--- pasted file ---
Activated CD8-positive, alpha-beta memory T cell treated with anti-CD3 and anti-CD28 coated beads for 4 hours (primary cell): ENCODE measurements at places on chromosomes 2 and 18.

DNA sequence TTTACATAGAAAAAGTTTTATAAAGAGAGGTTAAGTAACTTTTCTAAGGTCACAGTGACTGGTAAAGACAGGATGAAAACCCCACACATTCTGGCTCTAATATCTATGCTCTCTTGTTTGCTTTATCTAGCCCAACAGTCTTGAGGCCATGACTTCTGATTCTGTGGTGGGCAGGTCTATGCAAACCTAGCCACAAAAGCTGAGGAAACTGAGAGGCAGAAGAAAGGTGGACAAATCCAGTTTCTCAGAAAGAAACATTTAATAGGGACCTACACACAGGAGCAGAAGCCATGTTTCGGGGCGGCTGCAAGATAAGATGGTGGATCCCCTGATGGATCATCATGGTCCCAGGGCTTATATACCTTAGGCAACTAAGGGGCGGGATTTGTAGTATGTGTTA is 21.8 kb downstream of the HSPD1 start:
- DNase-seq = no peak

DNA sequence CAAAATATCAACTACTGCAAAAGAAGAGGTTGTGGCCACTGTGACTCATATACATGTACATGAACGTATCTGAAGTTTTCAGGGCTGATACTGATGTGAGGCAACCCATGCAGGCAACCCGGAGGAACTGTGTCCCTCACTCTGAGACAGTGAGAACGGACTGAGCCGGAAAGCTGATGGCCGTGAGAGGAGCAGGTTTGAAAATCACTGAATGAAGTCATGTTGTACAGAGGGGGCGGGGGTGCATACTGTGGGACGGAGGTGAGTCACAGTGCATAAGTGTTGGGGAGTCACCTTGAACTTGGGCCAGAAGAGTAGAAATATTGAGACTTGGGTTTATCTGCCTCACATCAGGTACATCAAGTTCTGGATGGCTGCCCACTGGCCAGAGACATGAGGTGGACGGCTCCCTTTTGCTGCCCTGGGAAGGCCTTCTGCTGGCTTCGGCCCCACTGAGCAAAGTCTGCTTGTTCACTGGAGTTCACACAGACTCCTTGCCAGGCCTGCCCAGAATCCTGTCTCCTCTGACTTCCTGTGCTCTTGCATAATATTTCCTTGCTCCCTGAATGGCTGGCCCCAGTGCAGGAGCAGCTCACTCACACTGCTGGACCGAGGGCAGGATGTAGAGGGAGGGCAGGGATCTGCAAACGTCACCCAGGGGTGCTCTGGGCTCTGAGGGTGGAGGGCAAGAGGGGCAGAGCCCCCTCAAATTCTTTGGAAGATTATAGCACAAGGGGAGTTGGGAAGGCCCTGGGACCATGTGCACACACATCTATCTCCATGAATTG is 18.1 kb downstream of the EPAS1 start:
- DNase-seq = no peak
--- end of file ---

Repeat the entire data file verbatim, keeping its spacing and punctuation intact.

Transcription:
Activated CD8-positive, alpha-beta memory T cell treated with anti-CD3 and anti-CD28 coated beads for 4 hours (primary cell): ENCODE measurements at places on chromosomes 2 and 18.

DNA sequence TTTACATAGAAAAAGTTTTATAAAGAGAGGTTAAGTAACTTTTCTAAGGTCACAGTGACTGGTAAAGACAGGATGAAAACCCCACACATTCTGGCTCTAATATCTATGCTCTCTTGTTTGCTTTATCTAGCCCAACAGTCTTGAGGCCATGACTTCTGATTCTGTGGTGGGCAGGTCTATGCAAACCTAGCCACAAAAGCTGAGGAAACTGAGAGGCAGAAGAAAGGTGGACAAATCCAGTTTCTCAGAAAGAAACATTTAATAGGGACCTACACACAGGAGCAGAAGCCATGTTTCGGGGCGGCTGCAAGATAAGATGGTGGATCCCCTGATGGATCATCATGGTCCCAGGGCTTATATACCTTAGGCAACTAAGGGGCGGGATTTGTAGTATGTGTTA is 21.8 kb downstream of the HSPD1 start:
- DNase-seq = no peak

DNA sequence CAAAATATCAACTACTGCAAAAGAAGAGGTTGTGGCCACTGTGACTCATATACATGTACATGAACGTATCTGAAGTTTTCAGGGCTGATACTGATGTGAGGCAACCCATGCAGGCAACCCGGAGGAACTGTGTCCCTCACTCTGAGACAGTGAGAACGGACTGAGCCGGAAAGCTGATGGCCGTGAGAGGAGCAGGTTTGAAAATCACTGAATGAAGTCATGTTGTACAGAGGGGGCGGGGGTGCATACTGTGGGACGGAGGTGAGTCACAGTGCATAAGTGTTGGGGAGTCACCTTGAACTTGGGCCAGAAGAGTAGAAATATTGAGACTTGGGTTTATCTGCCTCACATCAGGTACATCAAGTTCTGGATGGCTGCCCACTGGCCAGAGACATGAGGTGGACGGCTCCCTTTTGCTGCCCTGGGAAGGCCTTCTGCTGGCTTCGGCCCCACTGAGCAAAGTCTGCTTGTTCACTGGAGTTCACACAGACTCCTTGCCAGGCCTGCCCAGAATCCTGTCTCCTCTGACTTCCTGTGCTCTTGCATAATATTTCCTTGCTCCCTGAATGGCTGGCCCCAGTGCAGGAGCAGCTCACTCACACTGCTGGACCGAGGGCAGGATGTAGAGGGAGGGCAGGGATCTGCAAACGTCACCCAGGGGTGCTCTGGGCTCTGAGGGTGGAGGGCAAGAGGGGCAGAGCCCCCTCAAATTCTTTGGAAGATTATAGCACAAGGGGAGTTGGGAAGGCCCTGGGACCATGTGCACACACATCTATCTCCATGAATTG is 18.1 kb downstream of the EPAS1 start:
- DNase-seq = no peak